The Rector of the Ghana Institute of Journalism (GIJ) Dr Wilberforce Dzisah has been ordered to proceed on leave over alleged infractions in “procurement practices.”

A four-member investigative committee set up by the Governing Council has been mandated to look into petitions submitted to the Council’s Chairperson Prof. Kwasi Ansu-Kyeremeh.

Dr. Dzisah and some management members are also being investigated over “academic integrity and any other matters arising out of the investigation”.

The investigative committee which began its work Monday, December 18, 2017 is being chaired by Dr. Margaret Amoakohene.

According to a letter signed by the Council’s chairperson Prof. Ansu-Kyeremeh, the internal probe was instigated by “matters arising out of, and as summarized in, petitions submitted to the Council Chairperson; complaints raised during meetings with the Executive Management Board, Senior members, Senior and Junior Staff and the SRC; as well as the Chairperson’s observations on prevailing decision making and implementation procedures.”

“The Committee is also to come up with proposals to rectify any shortcomings that may be detected to enhance the Institute’s operations. Council seeks the cooperation of all within the GIJ community to ensure a successful investigation,” the letter dated December 20, 2017 added.

“The Rector of the Institute is on leave to facilitate a smooth investigation,” the letter announced.

The Acting Vice-Rector Dr Ebo Afful will be acting in Dzisah’s absence.

Is it a case of state cash looting?

In October 2017, the Minister of State in charge of Public Procurement, Sarah Adwoa Safo, served notice to all public and civil servants involved in the procurement processes in their respective institutions to be wary of the Public Procurement Act since any breach of the law will attract severe sanctions.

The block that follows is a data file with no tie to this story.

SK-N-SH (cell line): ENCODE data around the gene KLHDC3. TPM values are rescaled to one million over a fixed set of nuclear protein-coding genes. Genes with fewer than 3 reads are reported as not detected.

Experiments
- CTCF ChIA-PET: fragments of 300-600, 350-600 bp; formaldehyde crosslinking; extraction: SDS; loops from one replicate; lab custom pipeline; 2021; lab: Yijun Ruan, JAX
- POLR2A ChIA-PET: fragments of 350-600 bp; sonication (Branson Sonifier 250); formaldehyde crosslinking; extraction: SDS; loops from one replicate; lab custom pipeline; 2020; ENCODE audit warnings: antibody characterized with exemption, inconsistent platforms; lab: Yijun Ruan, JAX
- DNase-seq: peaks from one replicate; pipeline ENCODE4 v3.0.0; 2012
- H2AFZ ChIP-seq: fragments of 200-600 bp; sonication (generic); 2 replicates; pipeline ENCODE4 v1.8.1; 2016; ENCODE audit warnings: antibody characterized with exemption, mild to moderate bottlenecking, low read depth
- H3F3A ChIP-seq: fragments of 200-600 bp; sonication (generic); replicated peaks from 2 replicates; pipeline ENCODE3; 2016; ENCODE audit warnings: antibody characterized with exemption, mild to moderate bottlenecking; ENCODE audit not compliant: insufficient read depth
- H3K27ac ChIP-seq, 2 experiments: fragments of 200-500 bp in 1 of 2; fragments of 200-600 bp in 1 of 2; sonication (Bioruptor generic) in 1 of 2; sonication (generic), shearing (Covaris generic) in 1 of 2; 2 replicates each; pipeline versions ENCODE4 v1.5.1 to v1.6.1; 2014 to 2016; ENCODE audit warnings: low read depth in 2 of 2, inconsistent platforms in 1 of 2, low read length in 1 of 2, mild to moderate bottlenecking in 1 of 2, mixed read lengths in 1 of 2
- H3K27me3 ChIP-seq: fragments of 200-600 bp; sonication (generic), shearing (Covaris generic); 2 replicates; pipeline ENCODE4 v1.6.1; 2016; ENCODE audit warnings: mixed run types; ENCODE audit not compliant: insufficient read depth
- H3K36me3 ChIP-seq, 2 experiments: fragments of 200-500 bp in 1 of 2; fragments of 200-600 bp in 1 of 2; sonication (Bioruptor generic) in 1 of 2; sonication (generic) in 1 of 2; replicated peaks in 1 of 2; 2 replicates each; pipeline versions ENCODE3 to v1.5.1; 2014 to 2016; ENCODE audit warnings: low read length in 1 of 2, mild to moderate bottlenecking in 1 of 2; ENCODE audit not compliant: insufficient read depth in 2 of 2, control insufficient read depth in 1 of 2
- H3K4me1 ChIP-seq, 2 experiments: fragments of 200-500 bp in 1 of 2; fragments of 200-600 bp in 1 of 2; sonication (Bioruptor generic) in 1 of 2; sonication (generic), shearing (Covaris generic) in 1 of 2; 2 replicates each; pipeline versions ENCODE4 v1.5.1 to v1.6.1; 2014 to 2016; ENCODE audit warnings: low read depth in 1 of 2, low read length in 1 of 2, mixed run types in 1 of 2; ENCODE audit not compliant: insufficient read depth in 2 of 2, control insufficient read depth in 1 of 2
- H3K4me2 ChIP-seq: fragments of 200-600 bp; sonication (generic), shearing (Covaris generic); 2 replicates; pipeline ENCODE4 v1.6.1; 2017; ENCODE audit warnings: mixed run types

With particular reference to sole sourcing, she said under the leadership of President Nana Addo Akufo-Addo, the era where state looting through the abuse of such method is “now a thing of the past as all efforts are being made to investigate and bring closure to some of these issues.”

“I must sternly warn that whoever will be found culpable will be dealt with in accordance with the law,” Safo emphasized.

Commenting further, Ms Safo who is also the deputy Majority Leader of Parliament of Ghana said the government is mindful of the abuse of the procurement methods, especially, sole sourcing, and will leave no stone unturned to ensuring that the right structures are in place to allow for the proper functioning of public procurement in Ghana.

“My ministry will keep collaborating with all state actors in the procurement and supply chain environment including the Public Procurement Authority, The Civil Service, the Local Government Service, the Government and all stakeholders to ensure that training and skills development are an integral part of policy,” she posited.

She used the occasion to remind the gathering about some amendments made to the Public Procurement Act, Act 663 of 2003, noting that the changes are meant to provide for decentralized procurement which includes new provisions from the revised United Nations Commission on International Trade Model Law (UNCITRAL) on procurement.

It also includes provisions for the fair, equal and equitable treatment of suppliers and contractors and for the promotion of integrity and public confidence in the procurement process.
Such amendments, she added, take account of current international best practices to remove the delays caused by the hierarchical structures of the procurement system and improve public procurement efficiency.

“The Public Procurement Amendment Act of 2016 addresses weaknesses in the current Public Procurement Act, 2003 (Act 663) and introduces sustainable public procurement framework contracting and electronic procurement,” she explained.

Source: with additional files from



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